Newburgh Free Academy, Newburgh
One of the oldest public schools in New York State with a diverse student body
When a parent is making the choice about a school of any sort, the first thing to consider is quality of the staff and their genuine caring for the students,” says Eric D. Katz, head counselor at the Newburgh Free Academy’s main campus. “The staff’s willingness to partner with the students, parents, and community is vital, and I think that’s an area where NFA excels,” he adds.
Newburgh Free Academy dates back to 1799 — it was one of the first public schools in New York State. “There’s tremendous value in a public school education,” adds Katz, who coauthored the book High School’s Not Forever with Jane Bluestein; it’s chock-full of no-nonsense advice on topics like friendship, cliques, sexuality, dating, and responsibilities based on the personal experiences and stories of more than 4,000 students around the nation.
“One of our strengths here is that NFA has a diverse student body, and a diversity of what we can offer students. It’s not only our academic focus; we reach out to the community in a multitude of ways — with things like record-setting blood drives, and students working with young children or visiting local nursing homes. We’re involved with our students, both in terms of their school days and extracurricular, too,” says Katz.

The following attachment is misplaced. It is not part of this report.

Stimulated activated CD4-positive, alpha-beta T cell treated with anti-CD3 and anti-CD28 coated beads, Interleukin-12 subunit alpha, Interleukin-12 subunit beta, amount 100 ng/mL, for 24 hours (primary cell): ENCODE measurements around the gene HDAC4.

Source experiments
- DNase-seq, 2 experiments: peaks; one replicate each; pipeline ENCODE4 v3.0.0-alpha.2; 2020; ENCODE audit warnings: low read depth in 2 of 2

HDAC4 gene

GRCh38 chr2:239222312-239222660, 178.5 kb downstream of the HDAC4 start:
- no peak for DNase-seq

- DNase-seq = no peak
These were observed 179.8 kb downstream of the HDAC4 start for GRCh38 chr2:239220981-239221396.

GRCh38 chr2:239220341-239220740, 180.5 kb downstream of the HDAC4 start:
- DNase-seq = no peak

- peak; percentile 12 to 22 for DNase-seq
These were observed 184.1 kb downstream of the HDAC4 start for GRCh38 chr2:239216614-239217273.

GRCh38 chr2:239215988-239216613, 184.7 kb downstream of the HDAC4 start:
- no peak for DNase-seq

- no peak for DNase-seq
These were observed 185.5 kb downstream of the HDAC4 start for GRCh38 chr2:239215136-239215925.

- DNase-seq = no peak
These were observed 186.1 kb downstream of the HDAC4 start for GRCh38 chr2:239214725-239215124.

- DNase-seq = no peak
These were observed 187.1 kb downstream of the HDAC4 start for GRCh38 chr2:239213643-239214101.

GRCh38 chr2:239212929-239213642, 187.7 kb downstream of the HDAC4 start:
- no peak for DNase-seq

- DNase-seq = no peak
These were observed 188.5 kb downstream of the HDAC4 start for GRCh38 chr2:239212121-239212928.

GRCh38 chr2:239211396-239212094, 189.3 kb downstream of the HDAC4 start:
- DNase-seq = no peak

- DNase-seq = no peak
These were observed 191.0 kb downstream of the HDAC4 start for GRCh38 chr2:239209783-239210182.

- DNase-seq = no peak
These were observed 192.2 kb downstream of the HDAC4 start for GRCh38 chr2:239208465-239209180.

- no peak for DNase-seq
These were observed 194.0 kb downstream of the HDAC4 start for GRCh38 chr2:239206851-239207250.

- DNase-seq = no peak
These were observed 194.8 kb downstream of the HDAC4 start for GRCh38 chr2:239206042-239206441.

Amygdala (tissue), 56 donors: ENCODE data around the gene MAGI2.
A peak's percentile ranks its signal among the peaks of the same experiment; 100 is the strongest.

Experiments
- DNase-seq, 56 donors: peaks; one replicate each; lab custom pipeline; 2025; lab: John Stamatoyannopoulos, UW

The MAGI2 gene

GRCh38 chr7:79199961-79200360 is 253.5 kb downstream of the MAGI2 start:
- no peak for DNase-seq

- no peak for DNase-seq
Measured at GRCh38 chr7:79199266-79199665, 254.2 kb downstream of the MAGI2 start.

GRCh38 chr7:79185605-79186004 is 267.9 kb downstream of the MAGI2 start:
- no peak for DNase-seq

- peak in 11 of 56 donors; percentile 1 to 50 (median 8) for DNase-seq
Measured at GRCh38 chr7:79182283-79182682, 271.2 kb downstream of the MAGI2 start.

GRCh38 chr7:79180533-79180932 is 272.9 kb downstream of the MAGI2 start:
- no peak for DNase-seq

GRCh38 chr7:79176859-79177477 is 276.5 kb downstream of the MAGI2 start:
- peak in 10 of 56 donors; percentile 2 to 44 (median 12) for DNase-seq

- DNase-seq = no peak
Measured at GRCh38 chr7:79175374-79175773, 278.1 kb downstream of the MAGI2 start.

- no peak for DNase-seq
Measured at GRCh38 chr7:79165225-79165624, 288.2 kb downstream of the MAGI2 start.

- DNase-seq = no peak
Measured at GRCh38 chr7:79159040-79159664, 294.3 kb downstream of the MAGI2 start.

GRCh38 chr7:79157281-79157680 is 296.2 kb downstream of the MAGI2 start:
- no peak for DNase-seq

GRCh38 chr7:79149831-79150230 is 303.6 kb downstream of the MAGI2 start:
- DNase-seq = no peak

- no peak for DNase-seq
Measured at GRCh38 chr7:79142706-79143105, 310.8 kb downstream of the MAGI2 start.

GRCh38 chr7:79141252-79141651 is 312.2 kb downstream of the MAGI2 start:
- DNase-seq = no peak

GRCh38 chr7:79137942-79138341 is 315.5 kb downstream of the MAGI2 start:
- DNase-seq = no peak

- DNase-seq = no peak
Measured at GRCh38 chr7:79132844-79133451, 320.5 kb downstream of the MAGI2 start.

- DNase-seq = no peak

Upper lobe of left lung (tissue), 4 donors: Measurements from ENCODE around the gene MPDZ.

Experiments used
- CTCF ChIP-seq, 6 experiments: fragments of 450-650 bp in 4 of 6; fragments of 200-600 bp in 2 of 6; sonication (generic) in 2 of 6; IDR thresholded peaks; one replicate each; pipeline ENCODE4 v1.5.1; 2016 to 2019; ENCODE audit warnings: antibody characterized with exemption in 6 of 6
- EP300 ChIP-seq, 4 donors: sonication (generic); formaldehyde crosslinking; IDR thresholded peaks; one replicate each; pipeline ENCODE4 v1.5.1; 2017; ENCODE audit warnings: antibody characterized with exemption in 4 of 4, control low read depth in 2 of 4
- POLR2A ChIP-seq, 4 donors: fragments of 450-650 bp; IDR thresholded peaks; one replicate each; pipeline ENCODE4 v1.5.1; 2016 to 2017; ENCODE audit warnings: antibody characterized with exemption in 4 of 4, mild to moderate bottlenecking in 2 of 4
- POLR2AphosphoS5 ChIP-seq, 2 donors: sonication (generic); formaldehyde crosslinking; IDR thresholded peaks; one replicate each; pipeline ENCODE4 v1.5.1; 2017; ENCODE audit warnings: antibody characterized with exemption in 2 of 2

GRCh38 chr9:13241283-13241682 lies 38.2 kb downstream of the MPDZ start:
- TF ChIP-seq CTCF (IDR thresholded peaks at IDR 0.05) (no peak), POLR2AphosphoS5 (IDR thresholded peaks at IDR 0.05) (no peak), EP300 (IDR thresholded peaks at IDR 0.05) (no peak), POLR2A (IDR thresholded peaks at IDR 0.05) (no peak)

With students in grades nine to 12 on two campuses in the City of Newburgh, NFA is one of just a handful of comprehensive high schools in New York State, says Katz: “That means we offer all our vocational- and occupational-ed courses right here, in-house, instead of sending the students out to BOCES.” Those courses include training in culinary arts, automotive, construction, electronics, and other hands-on fields.
The bottom line for finding a good school? “It’s the quality of education and the quality of involvement of the staff,” Katz says. “Otherwise a school is just a building. Some buildings may be prettier than others, but it’s the quality and level of care from the people in the building that makes the difference. Our students are not just numbers to us.”